Article published April 3rd, 2017
Researchers from Birmingham University in the UK have developed an interesting alternative to using antibiotics for a certain rare lung disease that can be caused by several bacterium including P. aeruginosa. They would run a similar process to dialysis, called plasmapheresis, but instead of removing waste from the blood they would remove a certain antibody from the blood that was in excess, which prevented them from fighting the infecting bacterium. They would run this several times a week, replacing antibodies via blood transfusions, and this reduced hospitalization time and reduced the effects of it significantly, all without antibiotics. Research is being done to see if this is a viable replacement to some antibiotic treatments.
This relates to class material because we covered usage of antibiotics and how to prevent resistance. This would be a very good way to eliminate adding resistance to bacterium that can be fought this way significantly by not even using antibiotics.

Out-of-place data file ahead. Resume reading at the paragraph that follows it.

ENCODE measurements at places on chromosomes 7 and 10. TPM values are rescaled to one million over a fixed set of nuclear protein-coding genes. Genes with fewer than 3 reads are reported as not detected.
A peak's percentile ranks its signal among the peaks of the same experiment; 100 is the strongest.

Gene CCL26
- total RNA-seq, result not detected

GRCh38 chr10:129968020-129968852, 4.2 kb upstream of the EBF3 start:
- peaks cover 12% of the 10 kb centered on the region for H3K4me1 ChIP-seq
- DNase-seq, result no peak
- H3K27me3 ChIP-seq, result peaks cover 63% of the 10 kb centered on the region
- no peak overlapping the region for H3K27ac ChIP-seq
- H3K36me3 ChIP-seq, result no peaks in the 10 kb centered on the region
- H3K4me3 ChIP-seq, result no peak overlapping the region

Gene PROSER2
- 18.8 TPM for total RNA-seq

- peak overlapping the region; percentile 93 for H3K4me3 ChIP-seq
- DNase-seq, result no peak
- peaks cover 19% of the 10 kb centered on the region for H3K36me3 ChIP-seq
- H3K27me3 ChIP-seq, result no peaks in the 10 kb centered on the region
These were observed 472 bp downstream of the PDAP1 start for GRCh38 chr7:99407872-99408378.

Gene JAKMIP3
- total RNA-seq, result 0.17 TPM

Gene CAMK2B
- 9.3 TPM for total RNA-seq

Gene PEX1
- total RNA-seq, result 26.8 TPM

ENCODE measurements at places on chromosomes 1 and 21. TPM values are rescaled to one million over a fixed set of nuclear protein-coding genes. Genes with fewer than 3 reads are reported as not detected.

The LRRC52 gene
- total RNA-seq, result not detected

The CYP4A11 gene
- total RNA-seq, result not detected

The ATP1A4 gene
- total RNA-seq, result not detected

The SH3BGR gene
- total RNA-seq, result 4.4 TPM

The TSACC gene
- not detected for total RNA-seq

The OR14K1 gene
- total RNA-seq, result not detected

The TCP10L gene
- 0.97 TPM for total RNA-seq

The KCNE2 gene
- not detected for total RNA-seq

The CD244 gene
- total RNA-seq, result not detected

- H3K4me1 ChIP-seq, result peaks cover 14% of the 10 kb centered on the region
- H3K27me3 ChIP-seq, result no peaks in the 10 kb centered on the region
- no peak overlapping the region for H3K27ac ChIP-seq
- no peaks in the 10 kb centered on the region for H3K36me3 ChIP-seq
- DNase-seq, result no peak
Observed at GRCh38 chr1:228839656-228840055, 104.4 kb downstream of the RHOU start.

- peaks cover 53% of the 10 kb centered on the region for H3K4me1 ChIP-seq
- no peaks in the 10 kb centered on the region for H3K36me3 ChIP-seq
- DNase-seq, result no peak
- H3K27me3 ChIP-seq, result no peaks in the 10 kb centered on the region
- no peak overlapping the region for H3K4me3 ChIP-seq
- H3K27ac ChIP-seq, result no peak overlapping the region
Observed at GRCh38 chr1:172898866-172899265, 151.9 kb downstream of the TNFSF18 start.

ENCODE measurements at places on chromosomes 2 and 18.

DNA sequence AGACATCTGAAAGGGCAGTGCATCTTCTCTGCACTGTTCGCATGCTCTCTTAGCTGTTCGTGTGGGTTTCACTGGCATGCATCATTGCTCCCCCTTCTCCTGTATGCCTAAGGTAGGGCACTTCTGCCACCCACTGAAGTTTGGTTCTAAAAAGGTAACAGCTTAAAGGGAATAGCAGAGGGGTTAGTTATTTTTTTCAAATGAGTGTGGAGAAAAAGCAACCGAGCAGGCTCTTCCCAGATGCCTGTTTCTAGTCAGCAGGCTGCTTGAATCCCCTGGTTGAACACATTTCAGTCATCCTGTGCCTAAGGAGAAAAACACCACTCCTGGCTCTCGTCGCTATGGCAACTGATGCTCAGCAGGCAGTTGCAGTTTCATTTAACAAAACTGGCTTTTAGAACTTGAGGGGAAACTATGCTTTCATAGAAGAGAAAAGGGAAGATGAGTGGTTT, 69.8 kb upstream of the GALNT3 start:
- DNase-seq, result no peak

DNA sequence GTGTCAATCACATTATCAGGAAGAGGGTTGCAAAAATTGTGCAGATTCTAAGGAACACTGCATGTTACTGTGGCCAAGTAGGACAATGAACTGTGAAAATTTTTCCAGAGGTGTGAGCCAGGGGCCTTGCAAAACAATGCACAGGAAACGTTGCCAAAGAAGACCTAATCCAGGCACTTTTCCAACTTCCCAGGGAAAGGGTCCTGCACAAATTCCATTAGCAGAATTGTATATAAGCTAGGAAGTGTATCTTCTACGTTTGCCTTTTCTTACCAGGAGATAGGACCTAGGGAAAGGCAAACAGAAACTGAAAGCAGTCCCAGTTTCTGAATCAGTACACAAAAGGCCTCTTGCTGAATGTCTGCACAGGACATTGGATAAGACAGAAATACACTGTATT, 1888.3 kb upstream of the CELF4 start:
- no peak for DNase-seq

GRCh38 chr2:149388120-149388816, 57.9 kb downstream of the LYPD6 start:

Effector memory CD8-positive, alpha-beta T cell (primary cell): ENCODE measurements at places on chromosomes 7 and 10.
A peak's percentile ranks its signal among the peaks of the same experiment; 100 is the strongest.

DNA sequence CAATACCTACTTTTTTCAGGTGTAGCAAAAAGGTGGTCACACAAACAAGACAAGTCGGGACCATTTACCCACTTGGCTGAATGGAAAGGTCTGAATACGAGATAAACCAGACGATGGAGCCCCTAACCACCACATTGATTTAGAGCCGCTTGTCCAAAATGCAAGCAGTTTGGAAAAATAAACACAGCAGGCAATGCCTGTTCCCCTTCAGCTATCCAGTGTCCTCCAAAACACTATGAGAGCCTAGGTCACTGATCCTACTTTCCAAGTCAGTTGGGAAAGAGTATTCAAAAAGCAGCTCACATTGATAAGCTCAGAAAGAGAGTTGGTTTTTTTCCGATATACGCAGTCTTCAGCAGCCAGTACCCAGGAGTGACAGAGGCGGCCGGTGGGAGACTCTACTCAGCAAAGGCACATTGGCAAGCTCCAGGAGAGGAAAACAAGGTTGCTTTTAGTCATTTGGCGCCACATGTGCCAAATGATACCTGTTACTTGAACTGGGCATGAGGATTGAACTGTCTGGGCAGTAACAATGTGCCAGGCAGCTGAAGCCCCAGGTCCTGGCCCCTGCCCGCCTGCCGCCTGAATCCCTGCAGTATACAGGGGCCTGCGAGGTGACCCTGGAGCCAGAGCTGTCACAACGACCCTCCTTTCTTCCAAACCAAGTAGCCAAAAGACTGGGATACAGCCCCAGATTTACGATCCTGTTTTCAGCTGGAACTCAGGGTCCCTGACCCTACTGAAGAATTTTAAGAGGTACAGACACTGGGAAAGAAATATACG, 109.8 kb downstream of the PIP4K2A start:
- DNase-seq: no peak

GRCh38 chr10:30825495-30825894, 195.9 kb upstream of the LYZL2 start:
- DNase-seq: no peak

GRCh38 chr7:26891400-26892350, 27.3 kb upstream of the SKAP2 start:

I thought it was interesting how they are trying to find ways to avoid antibiotics completely, which would significantly decrease the worry of antibiotic resistance. It is a fairly new treatment, but it looks very plausible and accurate based on the reasoning in the article. It is fairly simplified for the public but is in depth enough so that the treatment process can be understood.
One question I would ask is how this could be expanded upon to more diseases beyond just filtering out antibodies from the blood. Could this be applied to other immune response diseases? People who are immune suppressed?